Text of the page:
Azumi 2: Death Or Love

あずみ2 Death or Love | Azumi II
 •  , ,  •   • Dir.

Reviewed by   |  Feb 19, 2015

Ryuhei Kitamura’s big screen version of the popular manga Azumi was a big hit, cementing Kitamura’s status after low budget hit ‘Versus’ and was a fun, stylish fusion of Samurai action and comic book styling. ‘Gamera’ and ‘Godzilla’ director Shusuke Kaneko steps into the director’s chair for the sequel, Azumi 2: Death or Love and delivers much of the same: a sense of fun, lots of action and cool comic book style.

‘Azumi 2’ picks up pretty much where the original left with Azumi (Ueto) and her only surviving colleague Nagara (Ishigaki) still on their mission to cleanse Tokugawa Japan from the evil warlords who hold it in their grip. They are recruited by an old Lord who sends them on a mission to assassinate Masayki Sanada (Toshiya Nagasawa): a high ranking warlord who is causing much disruption and destruction across the lands. But their mission is anything but smooth, as they are hunted by a team of hi-tech assassins and must fight within their own ranks when a new member joins and sets to poison their friendship and stop them from completing their mission.

‘Azumi 2’ is a fun, visually pleasing slice of Japanese comic book action. Stuffed to the gills with quality action and numerous fight scenes, ‘Azumi 2’ delivers inventive, crowd pleasing action entertainment. Those expecting intricate political intrigue and deep character dissection will no doubt be unsatisfied but ‘Azumi 2’ really isn’t that kind of Samurai film. Based on Yu Koyama’s successful manga, ‘Azumi 2’s twists and turns may be signposted a mile away and the character development kept to a minimum but that never stops it from being well made entertainment. ‘Azumi 2’ proudly wears its “let’s have some fun” credentials on it’s sleeve and Kaneko keeps the movie moving fast, crams it with inventiveness and makes sure we are rarely 5 or so minutes away from the next fight scene. The action is thick and fast and always creative with the standout sequence being an assassin that uses a giant double boomerang blade that he throws to slice people in half. Kaneko stages some visually pleasing action, setting fights in a desert like landscape and a forest where our heroine gets trapped in a spider web of poison laden wires.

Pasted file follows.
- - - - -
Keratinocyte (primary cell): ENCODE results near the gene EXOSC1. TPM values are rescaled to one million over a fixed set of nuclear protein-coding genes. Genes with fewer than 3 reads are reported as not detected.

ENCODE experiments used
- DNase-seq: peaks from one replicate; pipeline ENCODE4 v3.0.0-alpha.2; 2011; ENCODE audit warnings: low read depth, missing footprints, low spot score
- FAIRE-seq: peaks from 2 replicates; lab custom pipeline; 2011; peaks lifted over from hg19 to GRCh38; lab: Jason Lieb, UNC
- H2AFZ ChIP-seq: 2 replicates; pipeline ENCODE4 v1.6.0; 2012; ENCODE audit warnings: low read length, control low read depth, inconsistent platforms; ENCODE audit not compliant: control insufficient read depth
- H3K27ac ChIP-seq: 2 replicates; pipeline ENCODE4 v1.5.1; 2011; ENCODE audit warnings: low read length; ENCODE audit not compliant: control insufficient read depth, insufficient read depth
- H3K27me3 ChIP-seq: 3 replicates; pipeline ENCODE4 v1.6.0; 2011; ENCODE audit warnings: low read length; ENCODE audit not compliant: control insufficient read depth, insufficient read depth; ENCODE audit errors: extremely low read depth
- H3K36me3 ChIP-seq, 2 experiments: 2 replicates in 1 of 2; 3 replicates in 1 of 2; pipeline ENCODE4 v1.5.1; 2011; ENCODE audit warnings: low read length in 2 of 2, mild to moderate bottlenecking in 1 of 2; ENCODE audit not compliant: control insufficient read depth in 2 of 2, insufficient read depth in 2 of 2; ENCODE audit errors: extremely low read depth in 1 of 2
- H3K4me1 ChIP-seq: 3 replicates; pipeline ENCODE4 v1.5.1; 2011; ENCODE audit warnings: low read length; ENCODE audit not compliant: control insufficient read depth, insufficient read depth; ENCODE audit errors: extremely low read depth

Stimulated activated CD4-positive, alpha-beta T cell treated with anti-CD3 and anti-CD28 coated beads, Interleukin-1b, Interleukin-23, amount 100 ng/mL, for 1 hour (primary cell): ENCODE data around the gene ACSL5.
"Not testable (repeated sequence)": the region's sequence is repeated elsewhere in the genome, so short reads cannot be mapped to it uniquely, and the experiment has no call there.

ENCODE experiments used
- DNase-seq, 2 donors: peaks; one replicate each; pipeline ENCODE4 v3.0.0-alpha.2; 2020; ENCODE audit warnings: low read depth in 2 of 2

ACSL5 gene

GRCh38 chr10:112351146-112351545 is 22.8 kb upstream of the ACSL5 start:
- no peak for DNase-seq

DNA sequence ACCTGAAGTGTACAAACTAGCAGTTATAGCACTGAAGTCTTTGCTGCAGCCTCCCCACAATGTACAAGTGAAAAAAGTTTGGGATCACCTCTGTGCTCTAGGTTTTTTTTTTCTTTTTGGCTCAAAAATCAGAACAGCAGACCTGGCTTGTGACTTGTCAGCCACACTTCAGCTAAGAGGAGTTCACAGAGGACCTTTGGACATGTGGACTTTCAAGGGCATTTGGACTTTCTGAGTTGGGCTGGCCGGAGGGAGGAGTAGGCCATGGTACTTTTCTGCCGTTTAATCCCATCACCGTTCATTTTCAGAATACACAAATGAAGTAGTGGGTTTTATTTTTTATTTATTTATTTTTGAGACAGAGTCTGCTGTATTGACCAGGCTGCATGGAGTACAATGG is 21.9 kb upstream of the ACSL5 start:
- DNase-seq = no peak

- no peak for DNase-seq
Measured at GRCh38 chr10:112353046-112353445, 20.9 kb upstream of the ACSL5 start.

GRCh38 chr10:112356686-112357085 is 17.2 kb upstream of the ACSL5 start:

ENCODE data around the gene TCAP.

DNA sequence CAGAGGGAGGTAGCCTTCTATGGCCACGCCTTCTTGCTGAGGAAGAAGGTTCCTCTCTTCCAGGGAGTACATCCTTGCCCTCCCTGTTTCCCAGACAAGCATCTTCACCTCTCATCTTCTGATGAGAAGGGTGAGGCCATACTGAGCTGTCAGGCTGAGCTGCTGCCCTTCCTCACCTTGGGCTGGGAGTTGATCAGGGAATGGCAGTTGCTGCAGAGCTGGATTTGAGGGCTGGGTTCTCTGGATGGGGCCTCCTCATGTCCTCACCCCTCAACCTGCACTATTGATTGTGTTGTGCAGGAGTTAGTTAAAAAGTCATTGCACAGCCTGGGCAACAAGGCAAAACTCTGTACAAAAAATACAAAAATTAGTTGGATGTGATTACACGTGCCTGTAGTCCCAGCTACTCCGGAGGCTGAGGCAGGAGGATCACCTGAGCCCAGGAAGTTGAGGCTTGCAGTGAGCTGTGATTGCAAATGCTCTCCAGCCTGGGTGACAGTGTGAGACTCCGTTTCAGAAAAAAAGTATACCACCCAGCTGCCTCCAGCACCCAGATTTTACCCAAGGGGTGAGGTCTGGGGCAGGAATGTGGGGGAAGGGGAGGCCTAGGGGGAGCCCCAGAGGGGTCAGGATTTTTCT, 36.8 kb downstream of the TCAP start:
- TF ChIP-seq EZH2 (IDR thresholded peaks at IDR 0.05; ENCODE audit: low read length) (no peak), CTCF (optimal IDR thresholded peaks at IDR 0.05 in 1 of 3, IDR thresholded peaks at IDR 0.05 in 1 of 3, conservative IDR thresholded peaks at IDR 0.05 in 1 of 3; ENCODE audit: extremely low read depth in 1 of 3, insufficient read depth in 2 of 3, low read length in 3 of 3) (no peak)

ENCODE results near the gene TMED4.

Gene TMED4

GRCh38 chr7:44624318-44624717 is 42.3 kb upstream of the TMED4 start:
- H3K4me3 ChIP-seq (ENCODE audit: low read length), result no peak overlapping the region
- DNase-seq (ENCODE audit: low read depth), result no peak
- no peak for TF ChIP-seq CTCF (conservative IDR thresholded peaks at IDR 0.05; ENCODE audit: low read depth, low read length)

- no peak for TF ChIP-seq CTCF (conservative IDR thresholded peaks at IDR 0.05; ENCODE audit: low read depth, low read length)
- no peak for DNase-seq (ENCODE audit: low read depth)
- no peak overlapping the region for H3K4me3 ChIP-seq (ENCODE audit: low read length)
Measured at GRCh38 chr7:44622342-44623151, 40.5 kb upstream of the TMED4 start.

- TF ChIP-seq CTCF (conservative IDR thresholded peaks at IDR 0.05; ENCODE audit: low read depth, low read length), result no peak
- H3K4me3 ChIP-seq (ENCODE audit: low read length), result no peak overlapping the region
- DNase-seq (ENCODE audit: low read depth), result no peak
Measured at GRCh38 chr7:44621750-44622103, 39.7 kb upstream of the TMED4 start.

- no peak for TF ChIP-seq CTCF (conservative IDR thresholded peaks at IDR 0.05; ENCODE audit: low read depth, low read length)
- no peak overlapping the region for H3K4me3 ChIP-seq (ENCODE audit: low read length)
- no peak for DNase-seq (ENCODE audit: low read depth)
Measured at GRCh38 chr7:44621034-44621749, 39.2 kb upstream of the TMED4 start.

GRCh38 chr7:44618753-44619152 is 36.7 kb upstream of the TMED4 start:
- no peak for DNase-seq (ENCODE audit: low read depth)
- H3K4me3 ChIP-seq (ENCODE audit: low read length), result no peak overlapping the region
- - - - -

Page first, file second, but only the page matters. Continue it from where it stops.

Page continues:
The team of assassins sent to kill Azumi and Nagara are a cool bunch including the aforementioned blade wielding bad guy, a dude dressed  as a bear (‘Versus’ and ‘Death Trance’ star, Tak Sakaguchi) and a cold hearted love interest for Nagara (‘Battle Royale’ and ‘Kill Bill’s Chiaki Kuriyama). Cute as button Ueto reprises her role as the title character from the original ‘Azumi’ and for such a small thing proves surprisingly adept at slaying bad guys with a samurai sword.

On the negative, there is a distracting and somewhat pointless subplot about another band of rebel Samurai’s helping Azumi, one of whom looks just like her love from Part 1. This sub plot doesn’t really go anywhere and kind of drags in between the scenes of fighting and scheming assassins. While the fights are often impressive and creative they are occasionally marred by some terrible CGI, obviously used to give the fighters that heightened comic book feel. And as mentioned, the story is nothing new in terms of narrative and events are predictable way before they happen.

Still, ‘Azumi 2’ is a worthy follow up to Kitamura’s stylish original and certainly packs a punch in the Samurai action department. Comic book movies have their place in cinema and the Azumi flicks are quality Japanese editions. Roll on ‘Azumi 3’.

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Andrew Skeates

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